checking an address prior to reassignment guarantee that no other
      server will have a binding for reassigned address and that the
      address is not in use prior to reassignment.

3.4 Lease RELEASE

   When a DHCP server receives a DHCPRELEASE from a client, the server
   contacts all other servers to distribute the release notification.
   The other servers discard the lease from their databases.  The
   address will be recovered, if needed, for reassignment according to
   the rules in section 3.1

   If the RELEASEing server discovers any other server that has
   responded to a DHCPREQUEST message from the DHCP client for the
   RELEASEd address after the RELEASE message was received, the client
   is still using the address and the lease is still valid.  In this
   case, the server that has responded to the DHCPREQUEST message
   retains the binding and distributes that binding to all of the other
   servers.

   DISCUSSION:

      The case discussed in the second paragraph is actually a DHCP
      protocol error on the part of the client; after issuing a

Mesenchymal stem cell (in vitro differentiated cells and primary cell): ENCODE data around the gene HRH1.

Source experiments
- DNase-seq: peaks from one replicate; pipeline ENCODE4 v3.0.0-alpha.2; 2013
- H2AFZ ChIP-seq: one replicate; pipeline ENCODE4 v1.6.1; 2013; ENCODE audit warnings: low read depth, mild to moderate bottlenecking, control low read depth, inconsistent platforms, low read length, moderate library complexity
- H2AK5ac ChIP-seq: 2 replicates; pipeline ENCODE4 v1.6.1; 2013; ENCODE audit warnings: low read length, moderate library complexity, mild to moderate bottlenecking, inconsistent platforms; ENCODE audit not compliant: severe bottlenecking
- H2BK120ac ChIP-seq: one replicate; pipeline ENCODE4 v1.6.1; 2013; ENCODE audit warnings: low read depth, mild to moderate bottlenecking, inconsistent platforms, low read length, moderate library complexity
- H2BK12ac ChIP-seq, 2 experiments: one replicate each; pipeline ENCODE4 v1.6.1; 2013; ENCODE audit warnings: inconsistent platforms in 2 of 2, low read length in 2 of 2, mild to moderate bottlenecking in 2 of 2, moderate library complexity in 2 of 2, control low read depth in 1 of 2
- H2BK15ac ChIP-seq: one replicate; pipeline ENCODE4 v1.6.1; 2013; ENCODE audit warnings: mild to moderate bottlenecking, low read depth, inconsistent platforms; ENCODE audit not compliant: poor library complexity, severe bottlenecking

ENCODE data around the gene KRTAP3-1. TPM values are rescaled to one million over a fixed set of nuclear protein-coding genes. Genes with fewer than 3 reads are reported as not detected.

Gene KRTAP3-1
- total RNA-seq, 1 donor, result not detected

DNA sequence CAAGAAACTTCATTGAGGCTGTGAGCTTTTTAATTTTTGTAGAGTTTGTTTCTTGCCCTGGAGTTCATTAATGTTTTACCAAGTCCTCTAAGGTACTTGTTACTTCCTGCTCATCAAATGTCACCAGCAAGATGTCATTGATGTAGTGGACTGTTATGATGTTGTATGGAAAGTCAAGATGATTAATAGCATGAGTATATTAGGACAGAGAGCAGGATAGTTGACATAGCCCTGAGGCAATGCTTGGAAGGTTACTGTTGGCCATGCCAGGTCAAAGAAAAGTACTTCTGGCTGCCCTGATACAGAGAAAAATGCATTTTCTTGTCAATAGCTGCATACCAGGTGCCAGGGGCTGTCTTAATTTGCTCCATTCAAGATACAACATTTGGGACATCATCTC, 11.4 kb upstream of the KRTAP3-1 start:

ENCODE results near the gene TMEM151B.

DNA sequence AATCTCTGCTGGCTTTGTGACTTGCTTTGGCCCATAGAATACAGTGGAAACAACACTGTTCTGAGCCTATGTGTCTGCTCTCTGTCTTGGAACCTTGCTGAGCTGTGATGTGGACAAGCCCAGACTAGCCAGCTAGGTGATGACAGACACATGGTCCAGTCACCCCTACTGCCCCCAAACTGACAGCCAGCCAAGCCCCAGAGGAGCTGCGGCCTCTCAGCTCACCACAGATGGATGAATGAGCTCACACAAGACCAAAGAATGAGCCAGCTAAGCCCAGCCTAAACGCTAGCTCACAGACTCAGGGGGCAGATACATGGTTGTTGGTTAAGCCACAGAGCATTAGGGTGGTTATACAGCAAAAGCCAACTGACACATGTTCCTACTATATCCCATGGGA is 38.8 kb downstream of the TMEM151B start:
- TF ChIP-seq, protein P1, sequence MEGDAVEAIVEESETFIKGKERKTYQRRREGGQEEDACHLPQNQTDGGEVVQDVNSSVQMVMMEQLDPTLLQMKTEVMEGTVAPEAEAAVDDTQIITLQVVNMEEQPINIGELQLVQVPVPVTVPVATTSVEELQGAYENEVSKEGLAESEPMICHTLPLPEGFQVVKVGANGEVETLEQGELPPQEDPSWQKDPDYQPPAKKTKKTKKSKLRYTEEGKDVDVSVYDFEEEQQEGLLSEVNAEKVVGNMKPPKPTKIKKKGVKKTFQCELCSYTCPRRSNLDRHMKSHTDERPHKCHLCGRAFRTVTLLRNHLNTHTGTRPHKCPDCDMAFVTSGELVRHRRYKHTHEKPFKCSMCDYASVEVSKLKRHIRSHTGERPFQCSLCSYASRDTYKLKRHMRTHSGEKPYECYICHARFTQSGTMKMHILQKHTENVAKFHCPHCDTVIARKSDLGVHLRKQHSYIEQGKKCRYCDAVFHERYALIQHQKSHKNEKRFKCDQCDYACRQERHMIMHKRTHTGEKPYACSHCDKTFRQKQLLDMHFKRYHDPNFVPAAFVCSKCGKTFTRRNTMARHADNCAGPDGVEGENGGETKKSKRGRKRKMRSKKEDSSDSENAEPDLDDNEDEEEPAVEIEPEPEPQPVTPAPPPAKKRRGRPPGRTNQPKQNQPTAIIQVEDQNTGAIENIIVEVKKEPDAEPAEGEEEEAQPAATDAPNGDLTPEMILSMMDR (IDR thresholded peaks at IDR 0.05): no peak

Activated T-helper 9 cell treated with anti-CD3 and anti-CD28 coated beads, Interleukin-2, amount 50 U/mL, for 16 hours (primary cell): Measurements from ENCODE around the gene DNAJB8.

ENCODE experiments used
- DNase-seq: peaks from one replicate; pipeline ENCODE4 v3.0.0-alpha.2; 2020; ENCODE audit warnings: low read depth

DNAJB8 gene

DHCPRELEASE, the client MUST go to INIT state and request a new
      address.  However, as there is no mechanism in DHCP through which
      the server can inform the client of such an error, the servers
      must accommodate the error and maintain the consistency of the
      binding database.

4. Open questions


   * Are these the only cases in which binding information may become
     out of date?

   * Are these solutions correct?

   * INIT case needs EXISTING/NEW binding option

     Because of the "lazy synchronization" of DHCP servers, it is



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     possible that some servers may know about an existing binding while
     others do not.  As an optimization, DHCP clients should be able to
     select between existing bindings and new bindings in DHCPOFFER
     messages from servers.  A new option could be defined to indicate
     to the client whether a DHCPOFFER message represents a new or an
     existing binding.

   * Each server must know all other servers

     Requiring each server to know about every other server imposes
     additional administrative overhead in the configuration of DHCP
     servers.  However, this configuration overhead is probably minimal
     relative to any other configuration required for DHCP servers.

   * Each server must contact all other servers before reassigning an
     address

     There is a potential issue here in which no new DHCP clients can be
     configured if any of the DHCP servers cannot be contacted.  Servers
     can mitigate this problem by maintaining a list of pre-checked
     addresses that can be allocated without contacting all other